Assessment of glomerular filtration rate (GFR) is important in veterinary and human medicine. Hyperthyroid cats have an increased GFR, which will decrease after successful radioiodine treatment and can hence be used as a model to investigate new and minimally invasive techniques to assess renal function.
The objective of this prospective study was to investigate the usefulness of a minimally invasive transcutaneous GFR (tGFR) monitor (NIC-Kidney) to assess renal function in cats with naturally occurring hyperthyroidism pre (t0) and 2 weeks post radioiodine treatment (t2).
Eight hyperthyroid cats were included of which 5 were euthyroid at t2. Three cats remained hyperthyroid, but had significantly reduced serum T4 concentrations. Plasma GFR (pGFR) and plasma half-life (pHL) were assessed by plasma sinistrin clearance. Transcutaneous half-life (tHL) was measured in parallel using a fluorescent marker (FITC-sinistrin) and the NIC-kidney device. Plasma data was used to calculate a species-specific conversion factor to determine tGFR from tHL. Overall pGFR and tGFR were significantly correlated (Spearman’s correlation r = 0.73, P = 0.0019). In 7/8 cats pGFR decreased by 26% (mean); 13-59% (range). It remained unchanged in 1 cat. Using tGFR, a decrease of GFR was identified in 6/8 cats with a decrease (25%; 5-40%). The remaining 2 cats showed a mild increase (9% and 32%, respectively).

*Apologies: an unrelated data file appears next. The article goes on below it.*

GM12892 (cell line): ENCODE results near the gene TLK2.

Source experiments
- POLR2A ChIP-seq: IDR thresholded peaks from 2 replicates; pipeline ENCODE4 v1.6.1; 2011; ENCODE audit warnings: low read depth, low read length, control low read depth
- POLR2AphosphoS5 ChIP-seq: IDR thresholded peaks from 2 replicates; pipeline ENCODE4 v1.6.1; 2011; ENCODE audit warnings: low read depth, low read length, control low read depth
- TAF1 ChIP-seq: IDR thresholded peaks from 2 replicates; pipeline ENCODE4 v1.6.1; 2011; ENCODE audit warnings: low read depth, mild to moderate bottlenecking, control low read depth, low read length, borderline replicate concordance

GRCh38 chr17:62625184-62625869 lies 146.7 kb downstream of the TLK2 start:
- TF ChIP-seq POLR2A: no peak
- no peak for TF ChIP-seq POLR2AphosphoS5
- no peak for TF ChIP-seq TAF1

Although results are not directly comparable, transcutaneous GFR assessments is a promising minimally invasive technique to allow for GFR estimation in small animals. Further research in a larger cohort is necessary to evaluate the full potential of this method.
Asst. Prof. Small Animal Internal Medicine
Department of Veterinary Clinical Sciences, Purdue University
Dr. Steinbach graduated from University of Bern, Switzerland. She completed a Residency in Small Animal Internal Medicine at the Justus-Liebig University, Giessen, Germany and The Royal Veterinary College, London, United Kingdom. After becoming board certified, Dr. Steinbach worked as a Clinical Instructor and Lecturer at the Justus- Liebig University in Giessen, Germany before joining Purdue University in 2015 as Assistant Professor of Small Animal Internal Medicine. She is a Diplomate of the American and European College of Small Animal Internal Medicine. Her main interests are nephrology and urology and she is the Director of the Purdue Veterinary Hemodialysis Service.
Friday, June 15
4:30 PM – 4:45 PM
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